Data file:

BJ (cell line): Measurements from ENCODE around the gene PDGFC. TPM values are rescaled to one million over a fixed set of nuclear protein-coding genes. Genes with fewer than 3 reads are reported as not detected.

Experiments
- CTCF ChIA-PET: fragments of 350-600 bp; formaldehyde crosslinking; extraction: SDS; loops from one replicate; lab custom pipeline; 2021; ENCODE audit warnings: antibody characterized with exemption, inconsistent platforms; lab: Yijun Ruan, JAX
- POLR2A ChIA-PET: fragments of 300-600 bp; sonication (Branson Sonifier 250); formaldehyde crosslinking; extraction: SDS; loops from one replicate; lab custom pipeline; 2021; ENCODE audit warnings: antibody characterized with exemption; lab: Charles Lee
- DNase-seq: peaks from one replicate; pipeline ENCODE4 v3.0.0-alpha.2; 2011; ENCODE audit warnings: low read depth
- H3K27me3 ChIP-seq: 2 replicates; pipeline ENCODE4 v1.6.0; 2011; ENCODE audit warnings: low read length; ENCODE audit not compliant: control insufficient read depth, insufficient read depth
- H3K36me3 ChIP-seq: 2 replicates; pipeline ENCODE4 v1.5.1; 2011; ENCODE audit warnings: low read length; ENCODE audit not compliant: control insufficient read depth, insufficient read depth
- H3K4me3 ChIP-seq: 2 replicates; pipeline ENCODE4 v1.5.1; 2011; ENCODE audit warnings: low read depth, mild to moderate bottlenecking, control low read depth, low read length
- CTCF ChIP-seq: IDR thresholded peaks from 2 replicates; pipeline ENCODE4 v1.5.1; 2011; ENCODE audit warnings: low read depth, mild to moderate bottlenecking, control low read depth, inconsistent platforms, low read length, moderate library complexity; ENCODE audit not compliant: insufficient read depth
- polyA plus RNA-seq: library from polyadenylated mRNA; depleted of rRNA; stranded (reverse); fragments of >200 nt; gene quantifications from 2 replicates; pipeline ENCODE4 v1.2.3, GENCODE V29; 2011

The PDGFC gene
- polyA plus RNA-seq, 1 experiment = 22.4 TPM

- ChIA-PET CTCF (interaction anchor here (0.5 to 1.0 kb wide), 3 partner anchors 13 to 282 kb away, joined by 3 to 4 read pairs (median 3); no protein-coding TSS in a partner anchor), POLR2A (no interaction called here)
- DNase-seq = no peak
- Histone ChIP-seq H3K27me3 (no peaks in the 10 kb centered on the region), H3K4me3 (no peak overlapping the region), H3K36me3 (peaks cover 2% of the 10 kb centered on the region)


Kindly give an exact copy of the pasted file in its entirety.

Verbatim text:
BJ (cell line): Measurements from ENCODE around the gene PDGFC. TPM values are rescaled to one million over a fixed set of nuclear protein-coding genes. Genes with fewer than 3 reads are reported as not detected.

Experiments
- CTCF ChIA-PET: fragments of 350-600 bp; formaldehyde crosslinking; extraction: SDS; loops from one replicate; lab custom pipeline; 2021; ENCODE audit warnings: antibody characterized with exemption, inconsistent platforms; lab: Yijun Ruan, JAX
- POLR2A ChIA-PET: fragments of 300-600 bp; sonication (Branson Sonifier 250); formaldehyde crosslinking; extraction: SDS; loops from one replicate; lab custom pipeline; 2021; ENCODE audit warnings: antibody characterized with exemption; lab: Charles Lee
- DNase-seq: peaks from one replicate; pipeline ENCODE4 v3.0.0-alpha.2; 2011; ENCODE audit warnings: low read depth
- H3K27me3 ChIP-seq: 2 replicates; pipeline ENCODE4 v1.6.0; 2011; ENCODE audit warnings: low read length; ENCODE audit not compliant: control insufficient read depth, insufficient read depth
- H3K36me3 ChIP-seq: 2 replicates; pipeline ENCODE4 v1.5.1; 2011; ENCODE audit warnings: low read length; ENCODE audit not compliant: control insufficient read depth, insufficient read depth
- H3K4me3 ChIP-seq: 2 replicates; pipeline ENCODE4 v1.5.1; 2011; ENCODE audit warnings: low read depth, mild to moderate bottlenecking, control low read depth, low read length
- CTCF ChIP-seq: IDR thresholded peaks from 2 replicates; pipeline ENCODE4 v1.5.1; 2011; ENCODE audit warnings: low read depth, mild to moderate bottlenecking, control low read depth, inconsistent platforms, low read length, moderate library complexity; ENCODE audit not compliant: insufficient read depth
- polyA plus RNA-seq: library from polyadenylated mRNA; depleted of rRNA; stranded (reverse); fragments of >200 nt; gene quantifications from 2 replicates; pipeline ENCODE4 v1.2.3, GENCODE V29; 2011

The PDGFC gene
- polyA plus RNA-seq, 1 experiment = 22.4 TPM

- ChIA-PET CTCF (interaction anchor here (0.5 to 1.0 kb wide), 3 partner anchors 13 to 282 kb away, joined by 3 to 4 read pairs (median 3); no protein-coding TSS in a partner anchor), POLR2A (no interaction called here)
- DNase-seq = no peak
- Histone ChIP-seq H3K27me3 (no peaks in the 10 kb centered on the region), H3K4me3 (no peak overlapping the region), H3K36me3 (peaks cover 2% of the 10 kb centered on the region)